(The opinions expressed here are those of the author, a columnist for Reuters.)
By Peter Apps
LONDON, June 23 (Reuters) – When U.S. President Joe Biden visited Europe last week, only one world leader received his undivided attention for an entire day: Vladimir Putin.
At his press conference in Geneva, Biden claimed that the last thing his Russian counterpart wanted was another Cold War. The truth, however, is that in some respects what the West sees as Russia’s misbehaviour in recent years has achieved exactly what Moscow wanted: to be treated as a “great power”, equal on its own terms with the United States and China.
Biden used that language specifically in his pre-meeting comments – an unambiguous win for the Kremlin, even if the rest of U.S. and Western messaging and activity has been aimed at imposing financial and other costs on Moscow.
The costs of these steps are real – restricting Putin allies and associated firms from Western markets, limiting their access to banking, and stepping up NATO’s presence in Russia’s backyard, something Moscow hates. The truth, though, is that despite all these things, Russia – or at least Putin – has so far had a reasonable year.
Most importantly, from his perspective, the Kremlin has inflicted savage damage on Russia’s now reeling opposition, taking leader Alexei Navalny out of commission first through likely poisoning then by imprisonment and eviscerating his supporting organisations. Secondly, all this has been done without wrecking the one project Moscow really wants completed, the Nord Stream 2 gas pipeline to Germany.
Earlier this month, Russia announced the pipeline itself was largely complete, and would shortly be filled as state gas firm Gazprom begins testing it to meet the demands of European regulators.
The pipeline’s completion is not quite the end of the story – changes to European regulations may mean Gazprom has to jump through further hoops, and potentially allow rival Western suppliers to use the same pipeline.
Still, getting this far represents a major win for Moscow. As recently as April, Washington still had hopes of blocking the project before relaxing sanctions against it under pressure from Germany.
THREATENING NUCLEAR FORCE
Unsurprisingly, both sides have sought to claim the outcome of last week as a victory.
Russian media portrayed the summit as a “major diplomatic victory” and potential “reset” in relations with the West. On Russia’s most-watched weekend TV show on state-owned channel Rossiya 1 on Sunday, host Dmitry Kisleyov directly attributed the meeting to U.S. realisation that Russia could turn it “into radioactive ash”.
Kisleyov linked the summit’s outcome to “success for Russian weapons”, an apparent reference to a number of advanced systems Moscow has promoted in recent years. They include the “Poseidon” 2M39 autonomous “nuclear torpedo”, designed to transit hundreds or thousands of miles and trigger radioactive tsunamis against an enemy coastline, most likely the U.S. eastern seaboard.
For the United States, the greatest wins were a relative display of Western unity, certainly compared to the days of the Trump administration. Biden was able to present himself as the linchpin of the Western alliance in a way his predecessor never even attempted, outlining Washington’s red lines to Putin on the issues that matter most to the United States.
That included a blunt warning to Moscow to rein in hackers blamed by U.S. authorities for a string of cyber attacks, most seriously and recently a ransomware attack that crippled U.S. pipeline provider Colonial Pipeline and threatened serious fuel shortages throughout the eastern United States.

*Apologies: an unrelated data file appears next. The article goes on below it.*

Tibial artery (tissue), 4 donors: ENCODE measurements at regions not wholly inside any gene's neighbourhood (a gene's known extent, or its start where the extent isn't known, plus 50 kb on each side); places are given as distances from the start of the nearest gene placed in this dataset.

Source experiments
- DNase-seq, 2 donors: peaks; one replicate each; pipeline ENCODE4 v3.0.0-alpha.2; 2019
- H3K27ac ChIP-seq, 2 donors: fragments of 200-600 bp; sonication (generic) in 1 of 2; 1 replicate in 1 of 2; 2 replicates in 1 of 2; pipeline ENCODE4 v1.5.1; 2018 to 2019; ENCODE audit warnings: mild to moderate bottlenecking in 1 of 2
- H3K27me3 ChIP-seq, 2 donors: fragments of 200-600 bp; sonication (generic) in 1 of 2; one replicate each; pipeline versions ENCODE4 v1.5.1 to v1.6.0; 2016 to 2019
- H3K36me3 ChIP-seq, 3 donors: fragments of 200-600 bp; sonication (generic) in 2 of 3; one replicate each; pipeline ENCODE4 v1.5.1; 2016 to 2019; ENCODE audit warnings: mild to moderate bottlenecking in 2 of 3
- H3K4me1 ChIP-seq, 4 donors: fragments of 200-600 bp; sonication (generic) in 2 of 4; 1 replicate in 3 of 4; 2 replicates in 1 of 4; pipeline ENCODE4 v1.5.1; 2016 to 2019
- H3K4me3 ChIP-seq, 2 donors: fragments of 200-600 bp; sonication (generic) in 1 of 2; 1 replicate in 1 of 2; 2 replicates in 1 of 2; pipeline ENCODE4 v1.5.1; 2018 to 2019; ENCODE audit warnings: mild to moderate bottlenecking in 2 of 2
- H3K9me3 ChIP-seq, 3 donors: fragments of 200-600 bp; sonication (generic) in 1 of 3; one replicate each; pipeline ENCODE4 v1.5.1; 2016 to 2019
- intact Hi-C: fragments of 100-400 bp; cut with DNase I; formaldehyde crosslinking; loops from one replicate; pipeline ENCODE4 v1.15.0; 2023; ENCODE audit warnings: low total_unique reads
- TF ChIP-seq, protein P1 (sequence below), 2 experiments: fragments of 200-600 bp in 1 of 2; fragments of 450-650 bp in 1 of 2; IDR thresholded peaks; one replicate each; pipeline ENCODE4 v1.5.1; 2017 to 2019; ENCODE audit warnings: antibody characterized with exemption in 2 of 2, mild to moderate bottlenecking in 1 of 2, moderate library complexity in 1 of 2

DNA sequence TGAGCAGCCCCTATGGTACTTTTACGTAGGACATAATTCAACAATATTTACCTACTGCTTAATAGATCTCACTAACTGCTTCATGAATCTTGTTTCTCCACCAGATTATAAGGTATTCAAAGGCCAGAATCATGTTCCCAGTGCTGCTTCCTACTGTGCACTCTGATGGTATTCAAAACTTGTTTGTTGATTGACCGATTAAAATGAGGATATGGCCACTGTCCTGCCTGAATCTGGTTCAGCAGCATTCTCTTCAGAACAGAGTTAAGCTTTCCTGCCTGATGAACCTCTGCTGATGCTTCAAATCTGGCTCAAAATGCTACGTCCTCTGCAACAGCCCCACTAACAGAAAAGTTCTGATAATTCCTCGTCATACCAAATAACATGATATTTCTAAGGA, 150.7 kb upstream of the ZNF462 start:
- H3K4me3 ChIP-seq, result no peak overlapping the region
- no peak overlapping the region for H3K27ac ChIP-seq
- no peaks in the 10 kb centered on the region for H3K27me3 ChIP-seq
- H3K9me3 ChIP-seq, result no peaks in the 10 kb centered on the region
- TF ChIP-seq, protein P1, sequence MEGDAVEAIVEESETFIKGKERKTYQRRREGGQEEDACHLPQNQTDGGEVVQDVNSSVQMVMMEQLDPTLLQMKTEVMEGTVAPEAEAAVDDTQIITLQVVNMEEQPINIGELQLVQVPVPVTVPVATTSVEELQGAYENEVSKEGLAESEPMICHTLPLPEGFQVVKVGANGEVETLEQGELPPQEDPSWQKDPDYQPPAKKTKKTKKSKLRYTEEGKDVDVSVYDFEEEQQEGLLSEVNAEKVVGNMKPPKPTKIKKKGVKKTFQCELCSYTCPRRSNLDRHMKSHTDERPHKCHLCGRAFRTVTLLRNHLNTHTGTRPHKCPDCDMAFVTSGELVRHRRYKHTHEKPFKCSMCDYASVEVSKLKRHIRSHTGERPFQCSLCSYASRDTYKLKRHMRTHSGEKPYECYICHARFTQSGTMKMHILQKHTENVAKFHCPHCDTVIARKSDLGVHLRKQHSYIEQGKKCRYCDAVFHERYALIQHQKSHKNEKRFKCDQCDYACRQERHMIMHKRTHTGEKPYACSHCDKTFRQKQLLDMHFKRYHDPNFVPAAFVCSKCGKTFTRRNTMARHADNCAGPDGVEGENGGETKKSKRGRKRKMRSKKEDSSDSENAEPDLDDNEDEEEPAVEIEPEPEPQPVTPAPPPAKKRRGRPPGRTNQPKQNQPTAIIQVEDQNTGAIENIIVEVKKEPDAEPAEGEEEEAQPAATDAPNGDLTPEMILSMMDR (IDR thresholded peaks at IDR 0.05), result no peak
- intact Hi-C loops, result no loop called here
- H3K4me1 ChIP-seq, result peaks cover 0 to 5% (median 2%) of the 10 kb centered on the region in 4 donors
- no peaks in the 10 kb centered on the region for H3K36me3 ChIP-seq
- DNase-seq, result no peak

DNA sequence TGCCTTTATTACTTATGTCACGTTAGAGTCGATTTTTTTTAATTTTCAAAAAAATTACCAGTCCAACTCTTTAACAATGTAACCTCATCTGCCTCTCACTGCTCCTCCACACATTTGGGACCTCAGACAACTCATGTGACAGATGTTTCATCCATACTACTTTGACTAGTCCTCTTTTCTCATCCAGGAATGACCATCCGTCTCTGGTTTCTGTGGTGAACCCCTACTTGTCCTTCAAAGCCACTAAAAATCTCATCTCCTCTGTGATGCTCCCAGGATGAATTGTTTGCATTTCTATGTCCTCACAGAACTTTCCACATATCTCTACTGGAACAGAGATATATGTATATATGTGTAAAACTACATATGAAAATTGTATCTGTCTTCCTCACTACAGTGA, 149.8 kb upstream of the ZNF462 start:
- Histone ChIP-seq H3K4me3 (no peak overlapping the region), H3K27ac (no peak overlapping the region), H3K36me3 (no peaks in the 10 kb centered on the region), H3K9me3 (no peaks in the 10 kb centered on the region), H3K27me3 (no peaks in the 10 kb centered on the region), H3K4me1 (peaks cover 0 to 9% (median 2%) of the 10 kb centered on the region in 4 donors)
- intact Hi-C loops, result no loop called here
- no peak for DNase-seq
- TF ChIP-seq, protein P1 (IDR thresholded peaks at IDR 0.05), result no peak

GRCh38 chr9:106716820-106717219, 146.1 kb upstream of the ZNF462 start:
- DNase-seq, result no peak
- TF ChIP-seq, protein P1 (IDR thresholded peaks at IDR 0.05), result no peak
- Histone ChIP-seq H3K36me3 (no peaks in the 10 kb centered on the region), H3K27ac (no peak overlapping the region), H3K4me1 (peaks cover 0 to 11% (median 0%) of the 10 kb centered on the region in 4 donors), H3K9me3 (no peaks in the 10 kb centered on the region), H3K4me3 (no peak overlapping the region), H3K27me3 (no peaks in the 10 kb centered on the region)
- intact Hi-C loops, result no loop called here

Washington is keenly aware that Russia’s nuclear arsenal and ambitions are central to its perception of itself as a global power, but it is Moscow’s more unconventional activity that worries U.S. officials most.
In his post-summit press conference, Putin angrily rejected Biden’s suggestion that Russia should do more to prevent cyber attacks from its territory, claiming that most such attacks came from within the United States. Putin said Russia itself was also the victim of such attacks, including some that compromised essential services.
Another area Washington would dearly like Russia to pull back on would be on Ukraine, where Russian-backed separatists and Ukrainian soldiers have been fighting since 2014. Here, the signals are distinctly mixed – but again have offered Moscow another opportunity to claim a Russian victory.
Ukraine came out of last week’s summits – particularly Monday’s NATO meeting – with a slightly clearer road map to NATO membership under its Membership Accession Plan, but with Washington signalling this was unlikely to be a fast process.
In particular, Biden said Ukraine needed to get corruption under control – a perennial Western criticism of the country that is also frequently amplified by Moscow. That, together with the absence of any timescale for NATO membership, has been used by Russian media claim Washington is “betraying” and abandoning Ukraine, to the concern of those in that country.
Putin has enough trouble at home to be going on with – not least a resurgent COVID-19 spike. But if the lesson Moscow takes from last week is that if brinkmanship and aggression get it perceived as a U.S.-acknowledged “great power” – and allow him to sell that message domestically – he might only get more dangerous. *** Peter Apps is a writer on international affairs, globalisation, conflict and other issues. He is the founder and executive director of the Project for Study of the 21st Century; PS21, a non-national, non-partisan, non-ideological think tank. Paralysed by a war-zone car crash in 2006, he also blogs about his disability and other topics. He was previously a reporter for Reuters and continues to be paid by Thomson Reuters. Since 2016, he has been a member of the British Army Reserve and the UK Labour Party. (Editing by Giles Elgood)